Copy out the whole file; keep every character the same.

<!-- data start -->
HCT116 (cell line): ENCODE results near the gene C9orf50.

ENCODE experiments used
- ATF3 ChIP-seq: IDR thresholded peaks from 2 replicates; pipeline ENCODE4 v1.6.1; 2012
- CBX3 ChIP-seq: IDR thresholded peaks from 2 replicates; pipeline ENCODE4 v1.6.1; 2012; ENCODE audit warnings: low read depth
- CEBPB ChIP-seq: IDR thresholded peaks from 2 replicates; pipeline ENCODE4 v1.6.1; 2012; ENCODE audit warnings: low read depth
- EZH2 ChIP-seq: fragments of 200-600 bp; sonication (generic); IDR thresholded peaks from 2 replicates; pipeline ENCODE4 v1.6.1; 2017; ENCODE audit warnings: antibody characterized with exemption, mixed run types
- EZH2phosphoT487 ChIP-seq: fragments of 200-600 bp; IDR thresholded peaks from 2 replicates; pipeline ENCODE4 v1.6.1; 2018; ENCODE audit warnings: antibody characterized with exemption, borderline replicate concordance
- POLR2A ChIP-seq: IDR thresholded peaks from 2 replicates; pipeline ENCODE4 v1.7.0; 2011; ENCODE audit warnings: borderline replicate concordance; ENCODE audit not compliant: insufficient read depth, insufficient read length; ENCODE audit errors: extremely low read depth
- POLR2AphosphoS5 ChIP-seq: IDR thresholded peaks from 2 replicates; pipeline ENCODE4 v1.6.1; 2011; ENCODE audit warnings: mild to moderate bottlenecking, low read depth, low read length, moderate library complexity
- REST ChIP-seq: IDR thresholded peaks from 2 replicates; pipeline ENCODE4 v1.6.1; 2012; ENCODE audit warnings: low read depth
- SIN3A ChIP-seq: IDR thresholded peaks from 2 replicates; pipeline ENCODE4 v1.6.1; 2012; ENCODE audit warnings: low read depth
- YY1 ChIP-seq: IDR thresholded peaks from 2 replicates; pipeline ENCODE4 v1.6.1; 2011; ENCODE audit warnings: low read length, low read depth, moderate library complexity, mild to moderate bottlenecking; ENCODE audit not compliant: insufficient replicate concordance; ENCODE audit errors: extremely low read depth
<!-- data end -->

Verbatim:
HCT116 (cell line): ENCODE results near the gene C9orf50.

ENCODE experiments used
- ATF3 ChIP-seq: IDR thresholded peaks from 2 replicates; pipeline ENCODE4 v1.6.1; 2012
- CBX3 ChIP-seq: IDR thresholded peaks from 2 replicates; pipeline ENCODE4 v1.6.1; 2012; ENCODE audit warnings: low read depth
- CEBPB ChIP-seq: IDR thresholded peaks from 2 replicates; pipeline ENCODE4 v1.6.1; 2012; ENCODE audit warnings: low read depth
- EZH2 ChIP-seq: fragments of 200-600 bp; sonication (generic); IDR thresholded peaks from 2 replicates; pipeline ENCODE4 v1.6.1; 2017; ENCODE audit warnings: antibody characterized with exemption, mixed run types
- EZH2phosphoT487 ChIP-seq: fragments of 200-600 bp; IDR thresholded peaks from 2 replicates; pipeline ENCODE4 v1.6.1; 2018; ENCODE audit warnings: antibody characterized with exemption, borderline replicate concordance
- POLR2A ChIP-seq: IDR thresholded peaks from 2 replicates; pipeline ENCODE4 v1.7.0; 2011; ENCODE audit warnings: borderline replicate concordance; ENCODE audit not compliant: insufficient read depth, insufficient read length; ENCODE audit errors: extremely low read depth
- POLR2AphosphoS5 ChIP-seq: IDR thresholded peaks from 2 replicates; pipeline ENCODE4 v1.6.1; 2011; ENCODE audit warnings: mild to moderate bottlenecking, low read depth, low read length, moderate library complexity
- REST ChIP-seq: IDR thresholded peaks from 2 replicates; pipeline ENCODE4 v1.6.1; 2012; ENCODE audit warnings: low read depth
- SIN3A ChIP-seq: IDR thresholded peaks from 2 replicates; pipeline ENCODE4 v1.6.1; 2012; ENCODE audit warnings: low read depth
- YY1 ChIP-seq: IDR thresholded peaks from 2 replicates; pipeline ENCODE4 v1.6.1; 2011; ENCODE audit warnings: low read length, low read depth, moderate library complexity, mild to moderate bottlenecking; ENCODE audit not compliant: insufficient replicate concordance; ENCODE audit errors: extremely low read depth